Thursday, January 31, 2013

Eliminating Guilt

An Occasion for Guilt
This past Sunday, I had the privilege of participating in a Sanctity of Life Service at Life Bible Fellowship Church. For a variety of reasons, many churches, even churches that have a pro-life position, do not talk very much about abortion. One of the reasons why there is a lack of talk about abortion in our churches is that we know how painful it can be for those who have experienced abortion. Some people will say that it is insensitive to talk about abortion because it brings fresh guilt and shame to people who have had an abortion.
This sentiment certainly should lead churches to be sensitive and gospel-led as they address abortion, but this argumentation brings up a deeper question: Should the church avoid topics that can bring guilt and shame upon people?

Taking Guilt Seriously
Now, some people would hear this question and dismiss it, saying, "It is impossible for a church to teach God's Word without, at least occasionally, making someone feel guilty or ashamed. If people sin and violate God's Word, it is not the church's job to make sure that they don't feel bad about it. We need to speak the truth."
On the other hand, some people would hear this question and conclude that this is the very problem with Christianity and with all claims concerning moral absolutes. If you say that abortion is wrong, you make others feel guilty for a decision they made. If you say that pre-marital sex or looking at pornography is wrong, you rain down guilt on "violators" of these "sins." If you say that homosexuality is wrong, then you make someone feel guilty simply for trying to live out their own orientation.
A couple of months ago, I watch a video of Mark and Grace Driscoll on the Dr. Drew Show. The Driscolls were talking about their book, Real Marriage. While Dr. Drew and his panel said some nice things about the book, they then proceeded to take Mark and Grace to task for certain things that they said were wrong. Specifically, they pointed out that the Driscolls' had said that fantasizing about other men or women was wrong and sinful. The panel said that this would bring guilt on the people who did this, while they were only doing things that were natural and normal. The clear assumption from the panel was that it is harmful to be responsible for making someone feel guilty.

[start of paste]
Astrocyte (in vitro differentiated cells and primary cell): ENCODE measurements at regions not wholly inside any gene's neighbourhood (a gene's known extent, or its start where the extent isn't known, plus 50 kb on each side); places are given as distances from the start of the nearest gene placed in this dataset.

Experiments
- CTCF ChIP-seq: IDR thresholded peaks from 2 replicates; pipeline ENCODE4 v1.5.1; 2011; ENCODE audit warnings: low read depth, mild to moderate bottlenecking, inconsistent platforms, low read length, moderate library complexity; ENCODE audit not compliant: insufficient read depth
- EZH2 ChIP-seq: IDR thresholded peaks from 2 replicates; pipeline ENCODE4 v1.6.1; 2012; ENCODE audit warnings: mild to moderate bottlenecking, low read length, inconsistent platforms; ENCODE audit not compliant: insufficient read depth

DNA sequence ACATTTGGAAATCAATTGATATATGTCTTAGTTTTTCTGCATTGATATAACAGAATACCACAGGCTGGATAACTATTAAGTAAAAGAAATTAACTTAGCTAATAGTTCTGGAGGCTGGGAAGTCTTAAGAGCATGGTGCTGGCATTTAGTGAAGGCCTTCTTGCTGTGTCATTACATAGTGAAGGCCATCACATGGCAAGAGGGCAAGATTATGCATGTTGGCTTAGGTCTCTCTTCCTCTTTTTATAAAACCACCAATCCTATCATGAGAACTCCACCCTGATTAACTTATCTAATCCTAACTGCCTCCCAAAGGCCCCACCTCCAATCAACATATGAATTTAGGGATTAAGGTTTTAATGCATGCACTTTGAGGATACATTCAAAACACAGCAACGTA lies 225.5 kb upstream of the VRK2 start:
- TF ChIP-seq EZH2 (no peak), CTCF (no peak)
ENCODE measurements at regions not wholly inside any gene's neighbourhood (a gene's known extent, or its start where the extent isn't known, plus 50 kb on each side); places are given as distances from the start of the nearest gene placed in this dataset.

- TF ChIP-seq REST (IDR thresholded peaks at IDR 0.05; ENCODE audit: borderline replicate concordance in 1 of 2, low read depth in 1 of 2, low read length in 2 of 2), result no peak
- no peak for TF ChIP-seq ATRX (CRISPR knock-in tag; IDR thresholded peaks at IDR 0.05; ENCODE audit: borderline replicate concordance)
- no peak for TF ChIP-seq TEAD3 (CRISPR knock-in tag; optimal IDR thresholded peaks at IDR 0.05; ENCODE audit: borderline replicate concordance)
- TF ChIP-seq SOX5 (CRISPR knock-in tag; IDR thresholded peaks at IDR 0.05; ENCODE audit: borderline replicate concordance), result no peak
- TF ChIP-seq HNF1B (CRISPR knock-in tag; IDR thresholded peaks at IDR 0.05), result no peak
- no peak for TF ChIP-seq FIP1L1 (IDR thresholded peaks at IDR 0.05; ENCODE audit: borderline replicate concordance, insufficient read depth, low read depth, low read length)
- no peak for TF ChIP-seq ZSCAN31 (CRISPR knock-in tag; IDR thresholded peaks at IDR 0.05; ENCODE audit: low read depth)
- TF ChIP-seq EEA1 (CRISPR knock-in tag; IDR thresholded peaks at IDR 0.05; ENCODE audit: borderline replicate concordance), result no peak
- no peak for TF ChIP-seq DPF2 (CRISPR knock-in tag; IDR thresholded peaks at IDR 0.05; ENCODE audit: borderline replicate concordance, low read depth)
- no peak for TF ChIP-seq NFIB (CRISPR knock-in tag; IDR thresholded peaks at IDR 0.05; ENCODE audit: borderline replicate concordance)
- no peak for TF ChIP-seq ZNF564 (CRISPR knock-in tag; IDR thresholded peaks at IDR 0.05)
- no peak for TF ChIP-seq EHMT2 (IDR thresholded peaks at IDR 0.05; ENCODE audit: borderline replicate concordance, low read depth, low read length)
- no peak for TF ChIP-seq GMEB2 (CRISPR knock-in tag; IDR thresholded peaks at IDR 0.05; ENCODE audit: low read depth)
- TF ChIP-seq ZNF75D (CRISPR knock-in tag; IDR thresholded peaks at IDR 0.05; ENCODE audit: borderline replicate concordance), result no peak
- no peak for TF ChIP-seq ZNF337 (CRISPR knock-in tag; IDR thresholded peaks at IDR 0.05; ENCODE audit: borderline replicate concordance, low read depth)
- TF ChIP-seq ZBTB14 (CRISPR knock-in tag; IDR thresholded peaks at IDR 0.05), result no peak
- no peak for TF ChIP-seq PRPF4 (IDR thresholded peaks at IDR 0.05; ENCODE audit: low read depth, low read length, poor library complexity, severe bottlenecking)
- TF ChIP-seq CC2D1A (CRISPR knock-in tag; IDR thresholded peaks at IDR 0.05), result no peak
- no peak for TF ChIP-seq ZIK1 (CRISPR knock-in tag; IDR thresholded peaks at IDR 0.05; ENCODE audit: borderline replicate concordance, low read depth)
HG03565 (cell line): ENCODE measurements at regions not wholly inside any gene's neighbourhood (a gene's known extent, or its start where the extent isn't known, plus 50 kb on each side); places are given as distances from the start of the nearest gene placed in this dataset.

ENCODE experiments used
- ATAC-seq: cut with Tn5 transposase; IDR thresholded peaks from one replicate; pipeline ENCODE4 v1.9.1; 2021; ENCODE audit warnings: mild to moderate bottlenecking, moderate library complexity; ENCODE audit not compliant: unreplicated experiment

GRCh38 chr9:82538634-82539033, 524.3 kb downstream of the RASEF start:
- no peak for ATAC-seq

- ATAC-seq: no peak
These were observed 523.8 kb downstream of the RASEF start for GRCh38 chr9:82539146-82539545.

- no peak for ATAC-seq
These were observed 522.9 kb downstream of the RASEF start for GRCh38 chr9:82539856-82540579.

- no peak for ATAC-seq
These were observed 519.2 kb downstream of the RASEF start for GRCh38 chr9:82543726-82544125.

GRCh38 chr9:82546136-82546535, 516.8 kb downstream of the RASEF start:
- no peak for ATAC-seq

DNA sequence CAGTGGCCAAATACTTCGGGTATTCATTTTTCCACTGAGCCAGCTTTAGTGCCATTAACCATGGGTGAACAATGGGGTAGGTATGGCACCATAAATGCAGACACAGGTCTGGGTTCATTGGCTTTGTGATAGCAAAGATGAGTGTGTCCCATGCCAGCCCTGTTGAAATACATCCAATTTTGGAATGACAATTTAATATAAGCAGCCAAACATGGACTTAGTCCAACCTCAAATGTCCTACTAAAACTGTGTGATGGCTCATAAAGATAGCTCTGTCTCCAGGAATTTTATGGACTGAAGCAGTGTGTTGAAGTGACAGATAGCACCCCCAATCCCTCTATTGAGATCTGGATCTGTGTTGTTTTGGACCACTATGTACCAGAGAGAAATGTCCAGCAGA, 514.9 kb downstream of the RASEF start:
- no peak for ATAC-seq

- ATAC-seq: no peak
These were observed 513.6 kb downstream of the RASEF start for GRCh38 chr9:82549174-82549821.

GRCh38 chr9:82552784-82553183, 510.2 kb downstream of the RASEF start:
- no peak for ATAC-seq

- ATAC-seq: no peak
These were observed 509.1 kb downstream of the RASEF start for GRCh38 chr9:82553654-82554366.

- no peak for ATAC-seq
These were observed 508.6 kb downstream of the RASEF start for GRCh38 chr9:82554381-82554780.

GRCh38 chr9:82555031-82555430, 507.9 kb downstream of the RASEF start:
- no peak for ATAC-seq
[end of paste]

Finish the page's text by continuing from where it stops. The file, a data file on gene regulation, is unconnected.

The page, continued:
We may reject this line of thinking. We may know that certain things are wrong and therefore must be proclaimed to be wrong. Still, there is probably something in all of us that doesn't want to bring guilt and shame upon others. That can't be the goal, right? If our goal in a conversation or a sermon or a church service or a blog post is to make people feel bad, then this certainly doesn't seem like a noble or godly goal.

The Inevitability of Guilt
But if we talk about sin, then we will inevitably make people feel guilty.
And, to some extent, we all know that there are appropriate occasions for guilt. When we are correcting our kids, we often tell them to say that they are sorry. And if they say that they are sorry with clenched fists and an angry voice, we tell them that they should not only say that they are sorry; they should feel sorry. When criminals are being sentenced or are up for parole, their remorse (or lack of remorse) is taking into consideration.
Most of would admit that there is a time for guilt. We would even admit that there is an appropriate time for us to feel guilty. But we also instinctively know that guilt is bad. So, we try to get rid of it.

Two Ways to Eliminate Guilt
If guilt is bad (and certainly it is bad in some sense), how do we eliminate it? How do rid ourselves of the nagging guilt and shame that we experience when our wrongdoings are exposed?
The world around us has a strategy. That strategy is to conclude that our guilt is not real. If we feel guilty, it is only because we have mistakenly accepted someone else's invention of morality. Religion or self-righteous people have called something "wrong" and this causes us to have a psychological disorder that we simply need to explain away. You get rid of your guilt by concluding that it is not real and therefore it is not valid.
The Bible teaches another method for eliminating guilt. The Bible teaches that all people are sinners before God (Romans 3:23). We all have real guilt before God and before one another. We can't simply imaging it away or throw it off. Even if we ignore it, it is still present.
But the Bible does not teach that God has left us in the misery of our own guilt and shame. The Bible teaches that someone else came to bear our guilt and shame. When Jesus died for the sins of the world, he bore our guilt on the cross. Our guilt had to go somewhere. It went on him. We don't face any condemnation because he was condemned in our place (Romans 8:1). And now we can be free from guilt not because we have done nothing wrong, but because someone else took it away.